The Communist Party’s political committee met last week to analyse the general election and its implications for the labour movement. Here is the second part of its subsequent statement
FOLLOWING the Tories’ general election victory, it is vital to identify the main features of the ruling class agenda in Britain in these new political conditions.
Its immediate objective will be to resolve Britain’s political crisis by making an orderly exit from the EU while retaining maximum access to European markets.
Most of big business and its dominant section in the City of London will be content to maintain the close alignment with single market rules, although the immediate threat of progressive state intervention has passed.
As Boris Johnson’s government begins negotiations on future relations with the EU, notably a free trade agreement, differences may arise over regulatory standards, non-EU “third party” imports and trade relations, European Court of Justice jurisdictions and the like.
While the labour movement should always seek to maintain the highest standards, it should not support arrangements which lock Britain into the permanently pro-market rules, institutions and procedures of the EU.
Whereas pro-monopoly capitalist governments in Britain can be replaced by mass activity and the ballot box, no mechanisms exist to do this at EU level.
Instead, the left and the labour and progressive movements in Britain must urgently reorientate their political outlook, away from a largely idealist, illusory and dependency view of the EU and towards a class-based analysis of its real character.
The Leave, Fight and Transform (LeFT) initiative has vital work to do to assist in this process.
The Communist Party will continue to advance the perspective of “popular sovereignty” as the progressive alternative to competing notions of nationalism on the one side and abstract EU-based “internationalism” on the other.
The interests of the working class and the people generally should not be entrusted to either the institutions of the British state or those of the European Union.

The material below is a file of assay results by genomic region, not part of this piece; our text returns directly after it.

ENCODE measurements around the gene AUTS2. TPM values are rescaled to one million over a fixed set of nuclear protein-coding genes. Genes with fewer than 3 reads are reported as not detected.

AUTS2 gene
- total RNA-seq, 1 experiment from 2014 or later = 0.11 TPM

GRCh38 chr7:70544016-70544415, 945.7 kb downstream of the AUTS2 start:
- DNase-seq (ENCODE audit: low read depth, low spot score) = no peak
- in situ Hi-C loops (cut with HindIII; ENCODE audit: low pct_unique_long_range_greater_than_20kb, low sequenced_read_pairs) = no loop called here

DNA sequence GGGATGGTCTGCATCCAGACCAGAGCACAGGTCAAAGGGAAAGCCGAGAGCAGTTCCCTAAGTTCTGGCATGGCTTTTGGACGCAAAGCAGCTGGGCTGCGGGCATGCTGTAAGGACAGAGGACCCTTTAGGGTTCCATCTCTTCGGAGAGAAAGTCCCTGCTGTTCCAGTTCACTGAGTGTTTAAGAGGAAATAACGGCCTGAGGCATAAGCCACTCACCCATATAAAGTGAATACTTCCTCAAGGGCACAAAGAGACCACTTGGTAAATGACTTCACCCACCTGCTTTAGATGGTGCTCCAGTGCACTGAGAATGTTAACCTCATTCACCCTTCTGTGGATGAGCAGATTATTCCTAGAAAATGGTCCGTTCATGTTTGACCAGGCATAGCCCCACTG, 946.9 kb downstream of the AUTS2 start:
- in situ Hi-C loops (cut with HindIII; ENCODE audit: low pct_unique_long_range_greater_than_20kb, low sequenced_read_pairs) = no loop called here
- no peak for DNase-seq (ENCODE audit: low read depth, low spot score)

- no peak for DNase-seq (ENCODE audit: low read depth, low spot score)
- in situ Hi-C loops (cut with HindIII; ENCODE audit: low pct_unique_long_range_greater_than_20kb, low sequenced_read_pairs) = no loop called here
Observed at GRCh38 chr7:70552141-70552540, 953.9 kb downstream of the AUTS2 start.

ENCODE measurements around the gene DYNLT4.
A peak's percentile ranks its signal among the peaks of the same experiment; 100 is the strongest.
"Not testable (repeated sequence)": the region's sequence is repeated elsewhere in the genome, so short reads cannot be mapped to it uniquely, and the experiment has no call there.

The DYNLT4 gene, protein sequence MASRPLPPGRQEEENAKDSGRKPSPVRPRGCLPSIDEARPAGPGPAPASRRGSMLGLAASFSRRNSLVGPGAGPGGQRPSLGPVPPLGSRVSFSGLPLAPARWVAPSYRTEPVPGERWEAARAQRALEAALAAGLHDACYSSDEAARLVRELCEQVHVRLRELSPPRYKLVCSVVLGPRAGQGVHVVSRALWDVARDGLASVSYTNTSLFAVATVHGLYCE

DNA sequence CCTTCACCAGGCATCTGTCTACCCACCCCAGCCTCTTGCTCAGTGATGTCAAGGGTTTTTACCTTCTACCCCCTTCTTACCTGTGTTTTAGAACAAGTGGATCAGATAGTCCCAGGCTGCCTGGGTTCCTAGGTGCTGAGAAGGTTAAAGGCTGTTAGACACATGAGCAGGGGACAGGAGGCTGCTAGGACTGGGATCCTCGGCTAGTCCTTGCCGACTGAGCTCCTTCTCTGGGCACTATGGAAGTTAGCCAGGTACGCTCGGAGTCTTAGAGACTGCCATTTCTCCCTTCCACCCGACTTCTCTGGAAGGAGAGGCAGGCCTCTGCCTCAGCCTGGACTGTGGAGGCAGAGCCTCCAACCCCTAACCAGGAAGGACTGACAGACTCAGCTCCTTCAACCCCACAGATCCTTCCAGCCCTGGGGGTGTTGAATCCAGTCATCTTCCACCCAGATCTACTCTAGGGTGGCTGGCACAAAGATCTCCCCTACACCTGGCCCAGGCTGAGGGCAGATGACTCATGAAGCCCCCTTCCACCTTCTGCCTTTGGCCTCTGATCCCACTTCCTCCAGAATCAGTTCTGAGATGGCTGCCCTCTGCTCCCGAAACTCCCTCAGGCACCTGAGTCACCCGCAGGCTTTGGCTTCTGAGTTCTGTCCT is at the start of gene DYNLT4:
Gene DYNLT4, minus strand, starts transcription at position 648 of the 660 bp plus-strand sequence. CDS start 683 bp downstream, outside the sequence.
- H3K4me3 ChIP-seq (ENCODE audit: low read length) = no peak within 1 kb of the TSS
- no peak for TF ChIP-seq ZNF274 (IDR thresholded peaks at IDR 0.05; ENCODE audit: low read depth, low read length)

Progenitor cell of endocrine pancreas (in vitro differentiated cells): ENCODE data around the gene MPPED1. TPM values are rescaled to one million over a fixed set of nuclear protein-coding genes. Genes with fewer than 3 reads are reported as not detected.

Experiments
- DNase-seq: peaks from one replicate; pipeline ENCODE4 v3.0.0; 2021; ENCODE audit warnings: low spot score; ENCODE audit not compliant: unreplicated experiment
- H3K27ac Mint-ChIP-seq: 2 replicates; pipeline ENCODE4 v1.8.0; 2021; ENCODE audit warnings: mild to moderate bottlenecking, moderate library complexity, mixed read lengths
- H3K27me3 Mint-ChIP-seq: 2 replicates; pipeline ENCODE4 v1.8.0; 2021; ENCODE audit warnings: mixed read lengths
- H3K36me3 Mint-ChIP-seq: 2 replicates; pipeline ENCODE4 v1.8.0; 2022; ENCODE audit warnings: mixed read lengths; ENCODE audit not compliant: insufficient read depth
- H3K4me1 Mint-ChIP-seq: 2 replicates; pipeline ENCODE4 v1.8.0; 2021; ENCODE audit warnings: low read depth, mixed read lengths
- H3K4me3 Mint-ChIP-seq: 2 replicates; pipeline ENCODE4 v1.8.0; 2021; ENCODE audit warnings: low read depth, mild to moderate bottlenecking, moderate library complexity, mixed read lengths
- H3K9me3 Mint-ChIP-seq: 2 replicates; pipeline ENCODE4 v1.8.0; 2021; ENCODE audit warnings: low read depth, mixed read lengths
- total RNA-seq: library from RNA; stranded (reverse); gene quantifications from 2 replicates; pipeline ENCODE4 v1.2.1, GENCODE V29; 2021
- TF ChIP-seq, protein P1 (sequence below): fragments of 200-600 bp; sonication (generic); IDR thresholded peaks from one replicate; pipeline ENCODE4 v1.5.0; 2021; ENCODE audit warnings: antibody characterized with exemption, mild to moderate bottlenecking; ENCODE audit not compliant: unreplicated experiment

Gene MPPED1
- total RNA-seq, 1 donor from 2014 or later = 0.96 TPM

They have to be fought for, secured and enforced by the labour movement and its allies.
This includes the rights of foreign residents, migrant workers and would-be immigrants. Emboldened by racist elements in and around the Tory Party and by the defeat of the left and the labour movement, the danger of resurgent racism in Britain should not be underestimated.
This needs to be combated on the basis of working-class and campaigning unity, understanding that concerns about the impact of immigration and migrant labour on local economic and social conditions must be addressed with progressive arguments and policies, not simply dismissed as “racist.”
In particular, the left should develop and unite around a humane, generous and non-racist immigration and citizenship policy rather than propagating the anarchistic, “free market” position of open borders.
All forms of racism are toxic for the labour movement. This includes anti-semitism, the weaponisation of which by reactionary bodies can only be assisted by the failure to identify it correctly and deal with it promptly and decisively.
Another strategic objective of the ruling class in Britain, assisted by its supporters inside the Labour Party, is to seize this moment to drive all notions of class politics and socialism out of the Labour Party altogether.
The intention is to “Europeanise” the party so that it more closely resembles traditional social democratic parties across the European Union whose pro-EU, pro-capitalist politics have driven away much of their electoral support.
From France and the Netherlands to Italy and Greece, these parties have abandoned all aspirations to a mixed economy, economic planning and radical wealth redistribution.
Instead, they embrace the neoliberal model of capitalism with its fetishisation of “the market,” deregulation, “entrepreneurship,” privatisation, fiscal austerity and labour flexibility.
Central to this agenda will be a renewed drive to weaken or break the link between the Labour Party and most of Britain’s largest trade unions.
The ruling class and its state and capitalist media understand that the trade unions, in particular, comprise the core of the Labour Party and the main basis on which it can be renewed.
That is one reason why the Tories’ general election victory signals the launch of a fresh offensive against trade union and workers’ rights, beginning in the transport and emergency services.
It is in the interests of all unions and the TUC to unite in favour of the right to strike in all industries and services, opposing strike-breaking in all its forms.
The left and the labour movement may need to consider how best to put the case for trade unionism and working-class solidarity to armed forces personnel.
As far as economic and financial strategy is concerned, there is a contradiction between Johnson’s populist programme of major public investment in public services and infrastructure, and his need to fund it without taxing the wealthy and big business.
As this contradiction comes to the fore, more privatisation, outsourcing and higher levels of regressive indirect taxation will become the order of the day.
The People’s Assembly will have an important role to play not only in campaigning in communities against any continuation or revival of austerity and privatisation policies, with more active involvement from a wider range of trade unions and trades councils.
It needs to popularise the case for a credible and comprehensive alternative economic, social and environmental strategy.